Wednesday, December 30, 2009

The Hermit,


being introspective
thinking things over
focusing inward
concentrating less on the senses
quieting yourself
looking for answers within
needing to understand

seeking greater understanding
looking for something
wanting the truth at all costs
going on a personal quest
needing more
desiring a new direction

receiving/giving guidance
going to/being a mentor
accepting/offering wise counsel
learning from/being a guru
turning to/being a trusted teacher
being helped/helping

seeking solitude
needing to be alone
desiring stillness
withdrawing from the world
experiencing seclusion
giving up distractions
retreating into a private world

OPPOSING CARDS: Some Possibilities

Lovers - being in a relationship, sexuality
World - involvement with the world
Two of Cups - making connections, partnerships
Three of Cups - being in a group, being with others
Nine of Cups - sensual pleasure

REINFORCING CARDS: Some Possibilities

High Priestess - looking inward, withdrawing
Four of Cups - withdrawing, being introverted
Eight of Cups - searching for deeper meaning
Four of Swords - contemplating, being quiet
Seven of Swords - being alone, staying away from others


The traditional hermit is a crusty, bearded character who has withdrawn from the company of men to live a life of seclusion and hardship. Card 9 supports this understanding. The Hermit represents the desire to turn away from the getting and spending of society to focus on the inner world. He seeks answers within and knows that they will come only with quiet and solitude.

There comes a point in life when we begin to question the obvious. We sense that there is a deeper reality and begin to search for it. This is mainly a solitary quest because answers do not lie in the external world, but in ourselves. The hermit on Card 9 reminds us of Diogenes, the Greek ascetic who is said to have gone out with a lantern in hand to search for an honest man. Diogenes is a symbol of the search for truth that the Hermit hopes to uncover by stripping away all diversions.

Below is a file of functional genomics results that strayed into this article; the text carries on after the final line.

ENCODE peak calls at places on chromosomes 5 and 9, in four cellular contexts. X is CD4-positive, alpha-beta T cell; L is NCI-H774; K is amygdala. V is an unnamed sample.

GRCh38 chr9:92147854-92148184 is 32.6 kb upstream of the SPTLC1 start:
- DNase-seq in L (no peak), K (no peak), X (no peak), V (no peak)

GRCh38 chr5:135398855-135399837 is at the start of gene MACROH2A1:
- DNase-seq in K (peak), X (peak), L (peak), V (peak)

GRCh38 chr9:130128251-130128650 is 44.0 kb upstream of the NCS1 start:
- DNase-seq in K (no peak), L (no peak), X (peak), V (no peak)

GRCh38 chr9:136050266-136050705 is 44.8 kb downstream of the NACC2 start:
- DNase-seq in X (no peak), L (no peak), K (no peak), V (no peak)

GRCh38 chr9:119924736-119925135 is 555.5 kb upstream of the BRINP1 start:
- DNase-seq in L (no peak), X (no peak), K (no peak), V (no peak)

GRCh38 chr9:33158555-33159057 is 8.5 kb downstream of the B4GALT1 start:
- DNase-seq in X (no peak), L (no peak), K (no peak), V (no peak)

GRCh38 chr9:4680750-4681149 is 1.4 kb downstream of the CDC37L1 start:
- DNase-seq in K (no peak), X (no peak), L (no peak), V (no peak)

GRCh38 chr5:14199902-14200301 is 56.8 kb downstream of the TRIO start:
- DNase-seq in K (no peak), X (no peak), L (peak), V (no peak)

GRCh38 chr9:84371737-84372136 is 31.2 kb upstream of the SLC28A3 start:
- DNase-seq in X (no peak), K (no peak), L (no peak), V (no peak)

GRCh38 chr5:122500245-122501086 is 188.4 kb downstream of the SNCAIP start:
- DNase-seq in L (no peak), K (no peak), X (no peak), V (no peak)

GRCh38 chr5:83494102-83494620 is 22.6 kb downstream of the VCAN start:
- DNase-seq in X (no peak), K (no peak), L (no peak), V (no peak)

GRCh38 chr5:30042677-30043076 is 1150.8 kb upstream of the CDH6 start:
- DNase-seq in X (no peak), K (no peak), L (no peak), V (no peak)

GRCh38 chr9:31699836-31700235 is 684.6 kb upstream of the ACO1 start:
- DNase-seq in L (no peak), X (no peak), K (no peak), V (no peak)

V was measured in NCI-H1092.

In readings, the Hermit often suggests a need for time alone - a period of reflection when distractions are limited. In times of action and high energy, he stands for the still center that must be created for balance. He can also indicate that withdrawal or retreat is advised for the moment. In addition, the Hermit can represent seeking of all kinds, especially for deeper understanding or the truth of a situation. "Seek, and ye shall find," we have been told, and so the Hermit stands for guidance as well. We can receive help from wise teachers, and, in turn, help others as we progress.

The Wheel of Fortune!

feeling a sense of destiny
using what chance offers
seeing life's threads weave together
finding opportunity in an accident
opening to luck
sensing the action of fate
witnessing miracles

being at a turning point
moving in a different direction
turning things around
having a change in fortune
altering the present course
being surprised at a turn of events

feeling movement
experiencing change
having the tempo of life speed up
being swept up in new developments
rejoining the world of activity
getting involved

having a personal vision
seeing how everything connects
becoming more aware
uncovering patterns and cycles
expanding your outlook
gaining greater perspective
discovering your role and purpose

OPPOSING CARDS: Some Possibilities

Two of Swords - being stuck, at an impasse
Four of Swords - rest, quiet, slow pace
Four of Pentacles - blocked change, no movement
Seven of Pentacles - assessment before direction change

REINFORCING CARDS...some possibilities

Eight of Wands - rapid pace, quick developments